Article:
I am, by all measurements, a bad photographer. Which is more about not being a good photographer than about having some inherent inability to take good looking photographs.
I’ve decided that I should get better.
Here’s what I’ve learned to date:
- Symmetry is over-valued; more often than not, asymmetrically composed photos look better. This goes against my better judgment, but it’s true.
- The camera is not you. In other words, the process of taking a photo is not the process of simply recording what your eye sees. This was a big lesson for me. Think of the camera as a complicated paint brush.
- Understanding how light works is important. Common sense, this one. But I have no understanding of light, and this is crippling me. I need to learn.
- Early morning and late in the day are good times to take pictures. This is contrary to what I would think, as these are times of “low light.” But the pictures look better. Perhaps for the same reason that cinematographers talk about the “golden hour” at the end of the day? See these examples by Steven.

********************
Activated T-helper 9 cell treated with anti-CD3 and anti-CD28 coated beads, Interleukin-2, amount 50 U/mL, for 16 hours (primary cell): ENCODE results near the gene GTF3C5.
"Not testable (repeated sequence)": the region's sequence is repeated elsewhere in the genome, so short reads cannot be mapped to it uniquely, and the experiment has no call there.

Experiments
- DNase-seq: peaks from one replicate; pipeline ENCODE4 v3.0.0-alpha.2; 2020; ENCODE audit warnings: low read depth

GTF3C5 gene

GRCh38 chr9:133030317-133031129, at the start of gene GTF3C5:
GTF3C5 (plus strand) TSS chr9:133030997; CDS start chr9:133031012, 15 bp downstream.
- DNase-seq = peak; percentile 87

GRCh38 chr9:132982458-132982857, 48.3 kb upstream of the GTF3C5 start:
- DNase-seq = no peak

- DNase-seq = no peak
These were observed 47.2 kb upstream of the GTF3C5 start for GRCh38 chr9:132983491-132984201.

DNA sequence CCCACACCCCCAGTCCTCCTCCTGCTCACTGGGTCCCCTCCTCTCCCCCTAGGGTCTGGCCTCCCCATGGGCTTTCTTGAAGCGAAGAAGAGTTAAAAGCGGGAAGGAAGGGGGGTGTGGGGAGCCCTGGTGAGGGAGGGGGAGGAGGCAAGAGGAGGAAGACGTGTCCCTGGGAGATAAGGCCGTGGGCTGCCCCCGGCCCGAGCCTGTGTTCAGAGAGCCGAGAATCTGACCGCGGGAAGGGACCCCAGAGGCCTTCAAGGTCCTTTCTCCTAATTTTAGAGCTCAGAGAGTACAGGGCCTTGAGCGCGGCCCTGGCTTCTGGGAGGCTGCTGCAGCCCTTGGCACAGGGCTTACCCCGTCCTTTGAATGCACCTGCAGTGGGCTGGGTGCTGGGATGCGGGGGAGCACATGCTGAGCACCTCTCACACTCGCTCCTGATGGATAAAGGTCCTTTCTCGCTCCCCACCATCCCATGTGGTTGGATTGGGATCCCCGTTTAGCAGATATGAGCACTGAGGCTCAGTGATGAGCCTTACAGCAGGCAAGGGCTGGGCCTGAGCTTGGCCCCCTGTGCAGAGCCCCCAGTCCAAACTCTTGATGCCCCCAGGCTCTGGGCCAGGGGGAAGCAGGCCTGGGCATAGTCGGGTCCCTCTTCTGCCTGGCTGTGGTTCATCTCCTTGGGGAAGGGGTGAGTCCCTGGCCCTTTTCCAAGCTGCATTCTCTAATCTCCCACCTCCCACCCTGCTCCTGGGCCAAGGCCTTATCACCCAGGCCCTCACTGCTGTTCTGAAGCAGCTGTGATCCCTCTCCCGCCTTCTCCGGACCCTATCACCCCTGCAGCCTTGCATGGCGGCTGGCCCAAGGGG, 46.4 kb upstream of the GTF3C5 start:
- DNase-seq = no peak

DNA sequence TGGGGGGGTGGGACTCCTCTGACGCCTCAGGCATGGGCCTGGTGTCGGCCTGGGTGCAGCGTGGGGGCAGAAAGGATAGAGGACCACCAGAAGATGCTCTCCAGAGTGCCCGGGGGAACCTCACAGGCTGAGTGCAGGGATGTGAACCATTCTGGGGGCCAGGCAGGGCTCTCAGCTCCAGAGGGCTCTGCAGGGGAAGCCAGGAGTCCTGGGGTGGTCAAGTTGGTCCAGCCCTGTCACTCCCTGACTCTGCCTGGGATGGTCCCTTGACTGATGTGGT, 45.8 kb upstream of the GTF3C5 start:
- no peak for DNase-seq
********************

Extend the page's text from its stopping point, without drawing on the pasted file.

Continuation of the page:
- Taking pictures of faces head-on makes people look flat. I learned this from The New Yorker, in an article on film.
- Photos that are out of focus when large can look pretty good when digitally shrunk. The photo of me on this page was horribly out of focus full-size, and I would have thrown it out but for the fact that I mistakenly downsized it, and it came out looking very interesting. Go figure.
More as I learn.